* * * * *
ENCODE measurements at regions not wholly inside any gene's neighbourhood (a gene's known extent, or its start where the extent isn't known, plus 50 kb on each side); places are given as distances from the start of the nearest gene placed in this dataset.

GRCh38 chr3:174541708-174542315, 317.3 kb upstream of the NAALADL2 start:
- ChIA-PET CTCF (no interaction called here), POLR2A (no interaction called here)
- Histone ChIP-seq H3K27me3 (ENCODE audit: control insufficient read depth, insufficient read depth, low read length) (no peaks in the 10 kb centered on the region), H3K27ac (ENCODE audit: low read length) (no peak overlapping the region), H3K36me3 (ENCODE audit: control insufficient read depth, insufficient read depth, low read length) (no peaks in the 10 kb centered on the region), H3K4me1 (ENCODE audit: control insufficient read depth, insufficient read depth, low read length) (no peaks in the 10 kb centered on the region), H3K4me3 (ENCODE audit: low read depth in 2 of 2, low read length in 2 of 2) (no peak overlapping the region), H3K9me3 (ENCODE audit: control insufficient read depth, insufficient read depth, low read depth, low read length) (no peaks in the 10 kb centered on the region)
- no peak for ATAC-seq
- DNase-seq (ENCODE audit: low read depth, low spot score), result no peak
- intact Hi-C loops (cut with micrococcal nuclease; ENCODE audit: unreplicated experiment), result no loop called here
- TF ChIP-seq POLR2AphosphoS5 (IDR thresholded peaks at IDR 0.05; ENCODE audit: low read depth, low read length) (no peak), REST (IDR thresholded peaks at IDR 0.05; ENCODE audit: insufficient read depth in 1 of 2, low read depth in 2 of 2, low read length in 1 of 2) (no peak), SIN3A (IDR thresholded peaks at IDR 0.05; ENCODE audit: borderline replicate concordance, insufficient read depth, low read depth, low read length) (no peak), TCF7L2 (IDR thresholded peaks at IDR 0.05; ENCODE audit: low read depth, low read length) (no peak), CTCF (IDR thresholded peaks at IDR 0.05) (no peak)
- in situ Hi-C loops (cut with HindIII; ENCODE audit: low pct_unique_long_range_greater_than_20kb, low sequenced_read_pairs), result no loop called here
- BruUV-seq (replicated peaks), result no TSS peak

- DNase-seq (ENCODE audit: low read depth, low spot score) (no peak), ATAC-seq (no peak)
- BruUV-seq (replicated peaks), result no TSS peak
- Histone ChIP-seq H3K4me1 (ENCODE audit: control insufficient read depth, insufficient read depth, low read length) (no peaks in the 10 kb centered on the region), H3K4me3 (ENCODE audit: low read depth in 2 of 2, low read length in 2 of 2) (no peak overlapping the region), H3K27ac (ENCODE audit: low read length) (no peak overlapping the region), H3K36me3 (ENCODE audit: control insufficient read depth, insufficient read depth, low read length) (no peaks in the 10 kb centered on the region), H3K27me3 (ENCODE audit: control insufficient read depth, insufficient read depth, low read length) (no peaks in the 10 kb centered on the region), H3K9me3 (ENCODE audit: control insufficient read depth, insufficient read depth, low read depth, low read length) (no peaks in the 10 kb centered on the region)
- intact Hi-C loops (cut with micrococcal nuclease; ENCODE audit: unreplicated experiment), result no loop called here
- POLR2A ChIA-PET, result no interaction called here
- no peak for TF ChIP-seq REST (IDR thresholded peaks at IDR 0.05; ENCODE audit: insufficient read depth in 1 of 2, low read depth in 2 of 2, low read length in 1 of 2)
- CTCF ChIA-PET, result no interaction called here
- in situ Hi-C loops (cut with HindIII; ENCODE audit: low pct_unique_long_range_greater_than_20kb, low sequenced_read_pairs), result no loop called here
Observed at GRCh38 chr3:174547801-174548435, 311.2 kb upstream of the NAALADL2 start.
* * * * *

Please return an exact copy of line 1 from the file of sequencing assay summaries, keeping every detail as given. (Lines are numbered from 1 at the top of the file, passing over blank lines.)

ENCODE measurements at regions not wholly inside any gene's neighbourhood (a gene's known extent, or its start where the extent isn't known, plus 50 kb on each side); places are given as distances from the start of the nearest gene placed in this dataset.